32.1 ± 4.1

32.9 ± 1.9

35.1 ± 4.1

33.5 ± 2.5

Beta Glukan

30.8 ± 2.2

32.8 ± 2.7

32.1 ± 1.9

36.3 ± 2.3

34.9 ± 2.1

39.6 ± 3.1*

Yestimun

33.8 ± 1.8

44.5 ±2.7*

46.6 ± 3.2*

47.9 ± 3.1*

48.8 ± 2.0*

49.9 ± 3.3*

Sangraksu Chaga Mushroom

30.4 ± 3.4

33.8 ± 2.2

43.8 ± 1.1*

44.5 ± 2.7*

45.8 ± 2.1*

43.5 ± 4.5*

Beta 1,3 Glucan

31.1 ± 2.2

32.9 ± 1.9

35.2 ± 3.8

36.3 ± 2.7

38.1 ± 2.9*

37.6 ± 2.5*

Beta Glucan

29.5 ± 1.8

33.1 ± 1.9

37.8 ± 3.0*

40.1 ± 2.5*

42.2 ± 2.9*

44.4 ± 4.1*

#300

42.3 ± 2.1*

47.8 ± 2.0*

54.8 ± 3.2*

56.5 ± 3.2*

54.8 ± 3.1*

61.7 ± 3.5*

Table 2: Effects of dose on Phagocytosis.

*Significant difference between tested groups and PBS control group at P ≤ 0.05 level. Results represent mean values from three experiments ± SD. Control (PBS) levels were 30.5 ± 2.7.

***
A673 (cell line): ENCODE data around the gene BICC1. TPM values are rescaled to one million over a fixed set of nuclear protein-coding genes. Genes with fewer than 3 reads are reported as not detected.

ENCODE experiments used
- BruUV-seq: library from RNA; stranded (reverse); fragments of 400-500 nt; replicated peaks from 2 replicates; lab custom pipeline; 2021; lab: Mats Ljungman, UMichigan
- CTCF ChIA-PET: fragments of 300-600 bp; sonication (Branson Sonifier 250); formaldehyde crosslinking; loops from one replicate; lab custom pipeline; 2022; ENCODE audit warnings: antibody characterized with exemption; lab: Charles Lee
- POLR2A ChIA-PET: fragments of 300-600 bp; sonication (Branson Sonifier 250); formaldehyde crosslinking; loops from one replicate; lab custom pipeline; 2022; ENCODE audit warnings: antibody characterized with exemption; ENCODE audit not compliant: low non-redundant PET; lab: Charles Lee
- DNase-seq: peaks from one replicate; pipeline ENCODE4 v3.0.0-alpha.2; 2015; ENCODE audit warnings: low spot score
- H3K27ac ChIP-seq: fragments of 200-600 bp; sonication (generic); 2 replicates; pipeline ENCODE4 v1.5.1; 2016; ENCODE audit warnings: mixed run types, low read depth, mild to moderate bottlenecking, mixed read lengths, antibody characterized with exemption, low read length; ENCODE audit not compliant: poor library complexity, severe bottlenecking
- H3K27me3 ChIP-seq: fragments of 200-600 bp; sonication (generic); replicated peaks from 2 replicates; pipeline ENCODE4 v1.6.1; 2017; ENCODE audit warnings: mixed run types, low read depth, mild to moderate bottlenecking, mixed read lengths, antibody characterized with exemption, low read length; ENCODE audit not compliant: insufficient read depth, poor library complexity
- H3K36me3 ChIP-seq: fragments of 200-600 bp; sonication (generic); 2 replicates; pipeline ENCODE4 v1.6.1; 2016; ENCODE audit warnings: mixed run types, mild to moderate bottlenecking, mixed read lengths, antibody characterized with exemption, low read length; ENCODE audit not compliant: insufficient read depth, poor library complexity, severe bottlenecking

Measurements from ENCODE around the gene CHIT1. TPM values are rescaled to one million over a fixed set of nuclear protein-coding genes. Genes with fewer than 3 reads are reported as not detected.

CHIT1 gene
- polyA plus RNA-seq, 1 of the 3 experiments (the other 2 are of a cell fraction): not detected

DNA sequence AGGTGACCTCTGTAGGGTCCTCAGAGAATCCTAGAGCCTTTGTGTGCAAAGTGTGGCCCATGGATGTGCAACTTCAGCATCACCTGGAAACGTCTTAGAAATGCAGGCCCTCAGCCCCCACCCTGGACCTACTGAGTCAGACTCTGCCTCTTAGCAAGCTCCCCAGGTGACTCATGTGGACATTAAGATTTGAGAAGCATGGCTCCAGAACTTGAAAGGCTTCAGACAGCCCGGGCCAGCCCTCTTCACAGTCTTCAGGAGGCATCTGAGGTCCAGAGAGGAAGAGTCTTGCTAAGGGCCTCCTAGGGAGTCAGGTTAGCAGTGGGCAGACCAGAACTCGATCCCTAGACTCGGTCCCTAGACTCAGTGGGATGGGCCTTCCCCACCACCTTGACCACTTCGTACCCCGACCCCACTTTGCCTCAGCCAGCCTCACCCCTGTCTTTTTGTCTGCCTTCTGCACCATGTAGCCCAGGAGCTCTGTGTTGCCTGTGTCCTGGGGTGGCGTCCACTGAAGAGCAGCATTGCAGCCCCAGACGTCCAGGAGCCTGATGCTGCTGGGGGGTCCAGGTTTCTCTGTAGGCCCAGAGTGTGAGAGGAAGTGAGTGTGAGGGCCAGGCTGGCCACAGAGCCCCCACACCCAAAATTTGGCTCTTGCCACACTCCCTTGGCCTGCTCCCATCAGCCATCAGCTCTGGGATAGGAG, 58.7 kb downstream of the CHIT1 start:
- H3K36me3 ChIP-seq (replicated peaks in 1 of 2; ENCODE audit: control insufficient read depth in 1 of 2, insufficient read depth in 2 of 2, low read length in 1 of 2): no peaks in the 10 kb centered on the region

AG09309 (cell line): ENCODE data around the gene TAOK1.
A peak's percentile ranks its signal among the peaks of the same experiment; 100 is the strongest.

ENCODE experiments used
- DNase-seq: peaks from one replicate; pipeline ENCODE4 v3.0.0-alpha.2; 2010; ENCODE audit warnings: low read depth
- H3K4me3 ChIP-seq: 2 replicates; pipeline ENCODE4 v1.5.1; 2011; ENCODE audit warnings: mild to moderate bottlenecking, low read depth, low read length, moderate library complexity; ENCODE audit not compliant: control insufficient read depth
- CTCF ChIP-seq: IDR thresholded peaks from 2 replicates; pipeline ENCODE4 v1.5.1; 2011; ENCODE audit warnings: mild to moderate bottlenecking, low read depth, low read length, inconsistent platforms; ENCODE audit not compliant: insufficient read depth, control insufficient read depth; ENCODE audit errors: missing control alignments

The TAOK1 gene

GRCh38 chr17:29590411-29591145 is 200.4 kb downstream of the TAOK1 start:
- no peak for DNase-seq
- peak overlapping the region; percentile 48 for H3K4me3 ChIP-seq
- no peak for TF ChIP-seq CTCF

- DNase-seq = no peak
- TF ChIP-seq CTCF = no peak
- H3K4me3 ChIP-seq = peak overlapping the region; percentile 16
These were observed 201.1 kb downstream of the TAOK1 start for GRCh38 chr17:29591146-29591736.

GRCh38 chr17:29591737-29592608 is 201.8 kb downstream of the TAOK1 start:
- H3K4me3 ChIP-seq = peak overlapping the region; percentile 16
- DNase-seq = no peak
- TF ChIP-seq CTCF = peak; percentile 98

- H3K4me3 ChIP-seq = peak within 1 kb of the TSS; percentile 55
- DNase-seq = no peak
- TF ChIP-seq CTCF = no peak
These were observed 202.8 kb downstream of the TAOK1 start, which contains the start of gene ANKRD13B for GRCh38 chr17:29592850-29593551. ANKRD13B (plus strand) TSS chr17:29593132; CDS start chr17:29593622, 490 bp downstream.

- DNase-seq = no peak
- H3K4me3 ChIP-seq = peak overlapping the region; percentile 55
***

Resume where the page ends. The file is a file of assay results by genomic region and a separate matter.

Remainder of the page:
Beta Glucan

1.01 ± 0.34*

Organic Immuno-build Mushrooms

0.76 ± 0.33*

Reishi Mushroom Extract

1.67 ± 0.23*

Beta Glucan

1.11 ± 0.42*

Beta 1,3 Glucans

1.02 ± 0.26*

Beta 1,3/1,6-D-Glucan

2.64 ± 0.11*

β-Glucan Ball

0.78 ± 0.35*

Beta Glucan

0.12 ± 0.38

Barley Beta Glucan

0.34 ± 0.22

Beta Glukan

1.06 ± 0.24*

Yestimun

3.89 ± 0.45*

Sangraksu Chaga Mushroom

1.01 ± 0.26*

Beta 1,3 Glucan

0.45 ± 0.11*

Beta Glucan

2.78 ± 0.33*

#300

6.34 ± 1.65*

PBS

0.08 ± 0.02

Table 3: Effects of glucan on nitrite oxide production.

*Significant difference between tested groups and PBS control group at P ≤ 0.05 level. Results represent mean values from three experiments ± SD.

Beta Glucan

27.9 ± 3.3*

Organic Immuno-build Mushrooms

16.6 ± 2.2*

Reishi Mushroom Extract

33.0 ± 2.6*

Beta Glucan

4.9 ± 0.8*

Beta 1,3 Glucans

15.1 ± 1.1*

Beta 1,3/1,6-D-Glucan

37.6 ± 2.5*

β-Glucan Ball

13.2 ± 5.5*

Beta Glucan

34.8 ± 7.1*

Barley Beta Glucan